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Use of functional neuroimaging and optogenetics to explore deep brain stimulation targets for the treatment of Parkinson's disease and epilepsy

(2016)
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Abstract
Deep brain stimulation (DBS) is a neurosurgical therapy for Parkinson’s disease and epilepsy. In DBS, an electrode is stereotactically implanted in a specific region of the brain and electrical pulses are delivered using a subcutaneous pacemaker-like stimulator. DBS-therapy has proven to effectively suppress tremor or seizures in pharmaco-resistant Parkinson’s disease and epilepsy patients respectively. It is most commonly applied in the subthalamic nucleus for Parkinson’s disease, or in the anterior thalamic nucleus for epilepsy. Despite the rapidly growing use of DBS at these classic brain structures, there are still non-responders to the treatment. This creates a need to explore other brain structures as potential DBS-targets. However, research in patients is restricted mainly because of ethical reasons. Therefore, in order to search for potential new DBS targets, animal research is indispensable. Previous animal studies of DBS-relevant circuitry largely relied on electrophysiological recordings at predefined brain areas with assumed relevance to DBS therapy. Due to their inherent regional biases, such experimental techniques prevent the identification of less recognized brain structures that might be suitable DBS targets. Therefore, functional neuroimaging techniques, such as functional Magnetic Resonance Imaging and Positron Emission Tomography, were used in this thesis because they allow to visualize and to analyze the whole brain during DBS. Additionally, optogenetics, a new technique that uses light instead of electricity, was employed to manipulate brain cells with unprecedented selectivity.
Keywords
Deep brain stimulation, Medical Imaging, Optogenetics, Parkinson's disease, Epilepsy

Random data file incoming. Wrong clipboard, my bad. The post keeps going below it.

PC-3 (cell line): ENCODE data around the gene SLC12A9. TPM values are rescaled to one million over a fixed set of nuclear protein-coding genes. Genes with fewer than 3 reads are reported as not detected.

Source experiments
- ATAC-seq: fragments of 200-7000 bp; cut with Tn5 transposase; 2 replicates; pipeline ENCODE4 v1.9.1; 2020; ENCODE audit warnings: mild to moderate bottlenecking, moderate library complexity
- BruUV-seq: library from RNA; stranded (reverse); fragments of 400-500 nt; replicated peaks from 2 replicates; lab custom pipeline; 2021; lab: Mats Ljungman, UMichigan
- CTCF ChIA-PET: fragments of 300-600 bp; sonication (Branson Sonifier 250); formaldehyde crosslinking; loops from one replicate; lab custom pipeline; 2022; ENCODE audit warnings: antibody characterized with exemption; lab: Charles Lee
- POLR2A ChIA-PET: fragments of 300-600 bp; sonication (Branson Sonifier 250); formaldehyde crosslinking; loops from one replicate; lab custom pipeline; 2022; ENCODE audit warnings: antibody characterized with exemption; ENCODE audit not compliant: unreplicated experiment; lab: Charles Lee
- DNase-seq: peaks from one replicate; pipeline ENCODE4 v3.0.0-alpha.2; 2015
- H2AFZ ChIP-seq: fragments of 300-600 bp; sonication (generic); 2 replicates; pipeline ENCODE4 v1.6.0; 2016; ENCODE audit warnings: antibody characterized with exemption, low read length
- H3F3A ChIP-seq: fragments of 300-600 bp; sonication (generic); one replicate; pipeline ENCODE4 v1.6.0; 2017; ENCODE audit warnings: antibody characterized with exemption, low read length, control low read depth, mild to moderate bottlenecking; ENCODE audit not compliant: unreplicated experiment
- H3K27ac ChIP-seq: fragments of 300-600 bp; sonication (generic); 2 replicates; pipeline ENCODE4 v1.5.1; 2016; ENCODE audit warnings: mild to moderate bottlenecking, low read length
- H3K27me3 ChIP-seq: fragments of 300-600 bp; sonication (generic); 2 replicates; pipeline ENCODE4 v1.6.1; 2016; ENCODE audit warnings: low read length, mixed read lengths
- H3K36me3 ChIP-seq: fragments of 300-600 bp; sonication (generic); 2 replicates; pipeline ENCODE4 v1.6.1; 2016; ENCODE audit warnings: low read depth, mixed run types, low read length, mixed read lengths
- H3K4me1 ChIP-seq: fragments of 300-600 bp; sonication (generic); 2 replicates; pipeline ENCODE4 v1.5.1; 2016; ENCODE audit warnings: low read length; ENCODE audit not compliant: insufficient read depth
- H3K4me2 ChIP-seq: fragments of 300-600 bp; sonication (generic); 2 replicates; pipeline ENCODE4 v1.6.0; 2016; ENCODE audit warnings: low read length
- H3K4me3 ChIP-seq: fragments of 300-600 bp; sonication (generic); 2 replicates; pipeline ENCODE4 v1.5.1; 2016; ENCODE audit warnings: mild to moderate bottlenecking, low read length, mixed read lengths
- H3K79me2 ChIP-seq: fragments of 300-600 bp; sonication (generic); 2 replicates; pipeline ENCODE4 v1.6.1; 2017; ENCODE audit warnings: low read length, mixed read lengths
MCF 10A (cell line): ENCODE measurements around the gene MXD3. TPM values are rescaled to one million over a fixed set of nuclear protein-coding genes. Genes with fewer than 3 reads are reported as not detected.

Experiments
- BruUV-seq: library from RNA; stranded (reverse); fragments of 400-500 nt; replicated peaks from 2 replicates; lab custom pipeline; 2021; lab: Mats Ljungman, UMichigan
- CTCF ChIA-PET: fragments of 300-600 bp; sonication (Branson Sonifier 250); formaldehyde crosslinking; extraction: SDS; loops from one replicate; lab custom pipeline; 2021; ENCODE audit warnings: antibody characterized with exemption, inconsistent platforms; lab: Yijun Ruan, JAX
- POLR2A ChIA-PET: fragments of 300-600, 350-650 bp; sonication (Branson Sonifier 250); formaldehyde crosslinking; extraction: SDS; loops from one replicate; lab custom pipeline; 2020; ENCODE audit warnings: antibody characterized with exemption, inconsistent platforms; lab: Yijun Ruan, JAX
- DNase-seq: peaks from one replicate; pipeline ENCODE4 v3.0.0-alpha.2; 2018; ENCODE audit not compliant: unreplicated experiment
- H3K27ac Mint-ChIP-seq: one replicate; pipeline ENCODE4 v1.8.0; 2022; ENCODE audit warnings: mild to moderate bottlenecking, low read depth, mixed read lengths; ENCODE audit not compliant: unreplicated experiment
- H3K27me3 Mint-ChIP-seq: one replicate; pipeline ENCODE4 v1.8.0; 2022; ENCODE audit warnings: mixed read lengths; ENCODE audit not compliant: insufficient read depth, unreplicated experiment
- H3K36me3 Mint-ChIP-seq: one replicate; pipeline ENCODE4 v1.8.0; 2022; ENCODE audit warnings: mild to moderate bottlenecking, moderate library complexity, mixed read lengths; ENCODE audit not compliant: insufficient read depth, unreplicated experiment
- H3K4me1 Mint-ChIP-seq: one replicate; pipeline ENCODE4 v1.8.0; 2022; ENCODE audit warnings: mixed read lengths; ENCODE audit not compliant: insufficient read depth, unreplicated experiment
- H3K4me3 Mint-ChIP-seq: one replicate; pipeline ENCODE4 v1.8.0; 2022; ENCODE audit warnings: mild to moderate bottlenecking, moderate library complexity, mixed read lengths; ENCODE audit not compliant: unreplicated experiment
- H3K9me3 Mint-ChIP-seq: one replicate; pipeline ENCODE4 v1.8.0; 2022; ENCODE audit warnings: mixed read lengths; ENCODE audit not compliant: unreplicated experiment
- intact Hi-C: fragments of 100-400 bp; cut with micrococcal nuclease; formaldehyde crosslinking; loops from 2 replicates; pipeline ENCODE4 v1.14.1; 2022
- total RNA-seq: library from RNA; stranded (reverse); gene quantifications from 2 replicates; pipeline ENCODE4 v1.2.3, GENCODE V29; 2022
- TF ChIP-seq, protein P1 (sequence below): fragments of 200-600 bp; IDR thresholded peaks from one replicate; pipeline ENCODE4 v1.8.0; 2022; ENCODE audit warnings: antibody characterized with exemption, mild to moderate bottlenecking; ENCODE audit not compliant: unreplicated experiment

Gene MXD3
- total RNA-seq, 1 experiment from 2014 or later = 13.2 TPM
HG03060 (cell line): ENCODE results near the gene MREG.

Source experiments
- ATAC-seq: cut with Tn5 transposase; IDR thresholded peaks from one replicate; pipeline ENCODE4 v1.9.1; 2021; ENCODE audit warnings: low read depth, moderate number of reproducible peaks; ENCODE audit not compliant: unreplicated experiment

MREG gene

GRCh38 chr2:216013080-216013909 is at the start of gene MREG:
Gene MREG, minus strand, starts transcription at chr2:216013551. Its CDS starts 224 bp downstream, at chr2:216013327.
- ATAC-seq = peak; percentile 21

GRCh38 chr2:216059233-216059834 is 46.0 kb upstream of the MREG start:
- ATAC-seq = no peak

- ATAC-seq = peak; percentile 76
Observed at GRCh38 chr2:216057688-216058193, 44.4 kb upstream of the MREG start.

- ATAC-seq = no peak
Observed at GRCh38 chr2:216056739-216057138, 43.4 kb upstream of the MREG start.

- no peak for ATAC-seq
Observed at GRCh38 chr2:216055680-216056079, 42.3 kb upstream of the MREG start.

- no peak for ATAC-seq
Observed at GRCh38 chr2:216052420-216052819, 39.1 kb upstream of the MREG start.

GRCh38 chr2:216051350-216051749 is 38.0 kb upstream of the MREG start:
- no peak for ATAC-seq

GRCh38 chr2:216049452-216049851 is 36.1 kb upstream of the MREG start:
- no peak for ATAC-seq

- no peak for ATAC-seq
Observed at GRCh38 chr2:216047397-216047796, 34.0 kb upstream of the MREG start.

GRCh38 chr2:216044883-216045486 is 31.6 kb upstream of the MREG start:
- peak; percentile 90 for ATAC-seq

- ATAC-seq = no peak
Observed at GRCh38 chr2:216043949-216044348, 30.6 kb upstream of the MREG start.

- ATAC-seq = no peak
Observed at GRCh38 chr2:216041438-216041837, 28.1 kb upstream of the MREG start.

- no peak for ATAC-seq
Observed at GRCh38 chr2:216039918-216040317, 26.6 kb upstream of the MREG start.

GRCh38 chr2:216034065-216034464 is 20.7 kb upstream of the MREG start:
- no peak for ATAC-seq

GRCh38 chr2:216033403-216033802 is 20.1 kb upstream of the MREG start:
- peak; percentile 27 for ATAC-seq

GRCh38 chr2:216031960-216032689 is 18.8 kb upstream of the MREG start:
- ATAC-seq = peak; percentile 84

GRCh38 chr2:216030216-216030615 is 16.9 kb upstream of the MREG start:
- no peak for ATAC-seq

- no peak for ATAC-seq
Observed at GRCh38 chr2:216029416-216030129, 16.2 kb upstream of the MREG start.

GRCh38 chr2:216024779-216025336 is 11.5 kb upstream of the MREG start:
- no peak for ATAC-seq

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Citation

Please use this url to cite or link to this publication:

Chicago
Van Den Berge, Nathalie. 2016. “Use of Functional Neuroimaging and Optogenetics to Explore Deep Brain Stimulation Targets for the Treatment of Parkinson’s Disease and Epilepsy”. Ghent, Belgium: Ghent University. Faculty of Engineering and Architecture.
APA
Van Den Berge, N. (2016). Use of functional neuroimaging and optogenetics to explore deep brain stimulation targets for the treatment of Parkinson’s disease and epilepsy. Ghent University. Faculty of Engineering and Architecture, Ghent, Belgium.
Vancouver
1.
Van Den Berge N. Use of functional neuroimaging and optogenetics to explore deep brain stimulation targets for the treatment of Parkinson’s disease and epilepsy. [Ghent, Belgium]: Ghent University. Faculty of Engineering and Architecture; 2016.
MLA
Van Den Berge, Nathalie. “Use of Functional Neuroimaging and Optogenetics to Explore Deep Brain Stimulation Targets for the Treatment of Parkinson’s Disease and Epilepsy.” 2016 : n. pag. Print.
@phdthesis{7408769,
  abstract     = {Deep brain stimulation (DBS) is a neurosurgical therapy for Parkinson{\textquoteright}s disease and epilepsy. In DBS, an electrode is stereotactically implanted in a specific region of the brain and electrical pulses are delivered using a subcutaneous pacemaker-like stimulator. DBS-therapy has proven to effectively suppress tremor or seizures in pharmaco-resistant Parkinson{\textquoteright}s disease and epilepsy patients respectively.  It is most commonly applied in the subthalamic nucleus for Parkinson{\textquoteright}s disease, or in the anterior thalamic nucleus for epilepsy. Despite the rapidly growing use of DBS at these classic brain structures, there are still non-responders to the treatment. This creates a need to explore other brain structures as potential DBS-targets. However, research in patients is restricted mainly because of ethical reasons. Therefore, in order to search for potential new DBS targets, animal research is indispensable. Previous animal studies of DBS-relevant circuitry largely relied on electrophysiological recordings at predefined brain areas with assumed relevance to DBS therapy. Due to their inherent regional biases, such experimental techniques prevent the identification of less recognized brain structures that might be suitable DBS targets. Therefore, functional neuroimaging techniques, such as functional Magnetic Resonance Imaging and Positron Emission Tomography, were used in this thesis because they allow to visualize and to analyze the whole brain during DBS. Additionally, optogenetics, a new technique that uses light instead of electricity, was employed to manipulate brain cells with unprecedented selectivity.},
  author       = {Van Den Berge, Nathalie},
  isbn         = {9789085788997},
  keyword      = {Deep brain stimulation,Medical Imaging,Optogenetics,Parkinson's disease,Epilepsy},
  language     = {eng},
  pages        = {XXXIX, 156},
  publisher    = {Ghent University. Faculty of Engineering and Architecture},
  school       = {Ghent University},
  title        = {Use of functional neuroimaging and optogenetics to explore deep brain stimulation targets for the treatment of Parkinson's disease and epilepsy},
  year         = {2016},
}